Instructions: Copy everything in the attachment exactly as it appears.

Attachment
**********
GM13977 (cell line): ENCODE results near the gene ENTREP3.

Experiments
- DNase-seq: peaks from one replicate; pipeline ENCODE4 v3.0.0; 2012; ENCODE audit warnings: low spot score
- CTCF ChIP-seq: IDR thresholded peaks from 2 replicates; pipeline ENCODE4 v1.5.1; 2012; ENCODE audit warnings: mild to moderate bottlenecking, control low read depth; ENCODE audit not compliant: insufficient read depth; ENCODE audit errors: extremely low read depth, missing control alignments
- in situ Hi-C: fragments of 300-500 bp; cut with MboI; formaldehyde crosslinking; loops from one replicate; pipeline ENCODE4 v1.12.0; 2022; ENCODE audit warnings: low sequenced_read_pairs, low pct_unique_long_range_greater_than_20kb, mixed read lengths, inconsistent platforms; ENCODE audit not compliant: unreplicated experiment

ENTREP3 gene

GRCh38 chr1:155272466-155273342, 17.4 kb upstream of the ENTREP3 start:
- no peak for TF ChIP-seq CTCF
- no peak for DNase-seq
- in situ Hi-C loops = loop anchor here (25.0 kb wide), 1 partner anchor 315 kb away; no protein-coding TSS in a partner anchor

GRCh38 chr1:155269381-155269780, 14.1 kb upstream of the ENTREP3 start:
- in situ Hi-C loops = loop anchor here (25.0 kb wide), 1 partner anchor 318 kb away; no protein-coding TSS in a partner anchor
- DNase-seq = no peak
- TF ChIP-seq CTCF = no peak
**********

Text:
GM13977 (cell line): ENCODE results near the gene ENTREP3.

Experiments
- DNase-seq: peaks from one replicate; pipeline ENCODE4 v3.0.0; 2012; ENCODE audit warnings: low spot score
- CTCF ChIP-seq: IDR thresholded peaks from 2 replicates; pipeline ENCODE4 v1.5.1; 2012; ENCODE audit warnings: mild to moderate bottlenecking, control low read depth; ENCODE audit not compliant: insufficient read depth; ENCODE audit errors: extremely low read depth, missing control alignments
- in situ Hi-C: fragments of 300-500 bp; cut with MboI; formaldehyde crosslinking; loops from one replicate; pipeline ENCODE4 v1.12.0; 2022; ENCODE audit warnings: low sequenced_read_pairs, low pct_unique_long_range_greater_than_20kb, mixed read lengths, inconsistent platforms; ENCODE audit not compliant: unreplicated experiment

ENTREP3 gene

GRCh38 chr1:155272466-155273342, 17.4 kb upstream of the ENTREP3 start:
- no peak for TF ChIP-seq CTCF
- no peak for DNase-seq
- in situ Hi-C loops = loop anchor here (25.0 kb wide), 1 partner anchor 315 kb away; no protein-coding TSS in a partner anchor

GRCh38 chr1:155269381-155269780, 14.1 kb upstream of the ENTREP3 start:
- in situ Hi-C loops = loop anchor here (25.0 kb wide), 1 partner anchor 318 kb away; no protein-coding TSS in a partner anchor
- DNase-seq = no peak
- TF ChIP-seq CTCF = no peak